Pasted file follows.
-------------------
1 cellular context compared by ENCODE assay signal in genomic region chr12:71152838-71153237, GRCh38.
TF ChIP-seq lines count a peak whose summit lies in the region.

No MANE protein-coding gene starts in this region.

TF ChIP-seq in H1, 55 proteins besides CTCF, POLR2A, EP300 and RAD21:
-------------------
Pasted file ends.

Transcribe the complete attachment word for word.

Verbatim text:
1 cellular context compared by ENCODE assay signal in genomic region chr12:71152838-71153237, GRCh38.
TF ChIP-seq lines count a peak whose summit lies in the region.

No MANE protein-coding gene starts in this region.

TF ChIP-seq in H1, 55 proteins besides CTCF, POLR2A, EP300 and RAD21: